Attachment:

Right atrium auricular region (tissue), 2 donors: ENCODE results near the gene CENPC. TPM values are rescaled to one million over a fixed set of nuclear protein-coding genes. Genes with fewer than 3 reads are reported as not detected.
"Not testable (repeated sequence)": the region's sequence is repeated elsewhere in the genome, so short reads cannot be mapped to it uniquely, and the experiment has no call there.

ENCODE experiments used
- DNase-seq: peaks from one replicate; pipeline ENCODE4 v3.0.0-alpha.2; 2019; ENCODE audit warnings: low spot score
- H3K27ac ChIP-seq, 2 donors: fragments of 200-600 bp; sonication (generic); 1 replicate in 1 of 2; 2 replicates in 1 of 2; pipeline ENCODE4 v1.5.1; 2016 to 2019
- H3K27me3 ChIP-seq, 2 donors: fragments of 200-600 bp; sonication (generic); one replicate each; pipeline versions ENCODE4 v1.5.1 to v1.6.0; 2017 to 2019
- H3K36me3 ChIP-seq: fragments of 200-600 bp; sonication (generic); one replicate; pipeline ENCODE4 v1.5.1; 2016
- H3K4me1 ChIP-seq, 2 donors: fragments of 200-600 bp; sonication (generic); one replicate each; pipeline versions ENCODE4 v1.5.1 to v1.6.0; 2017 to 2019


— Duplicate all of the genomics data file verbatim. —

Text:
Right atrium auricular region (tissue), 2 donors: ENCODE results near the gene CENPC. TPM values are rescaled to one million over a fixed set of nuclear protein-coding genes. Genes with fewer than 3 reads are reported as not detected.
"Not testable (repeated sequence)": the region's sequence is repeated elsewhere in the genome, so short reads cannot be mapped to it uniquely, and the experiment has no call there.

ENCODE experiments used
- DNase-seq: peaks from one replicate; pipeline ENCODE4 v3.0.0-alpha.2; 2019; ENCODE audit warnings: low spot score
- H3K27ac ChIP-seq, 2 donors: fragments of 200-600 bp; sonication (generic); 1 replicate in 1 of 2; 2 replicates in 1 of 2; pipeline ENCODE4 v1.5.1; 2016 to 2019
- H3K27me3 ChIP-seq, 2 donors: fragments of 200-600 bp; sonication (generic); one replicate each; pipeline versions ENCODE4 v1.5.1 to v1.6.0; 2017 to 2019
- H3K36me3 ChIP-seq: fragments of 200-600 bp; sonication (generic); one replicate; pipeline ENCODE4 v1.5.1; 2016
- H3K4me1 ChIP-seq, 2 donors: fragments of 200-600 bp; sonication (generic); one replicate each; pipeline versions ENCODE4 v1.5.1 to v1.6.0; 2017 to 2019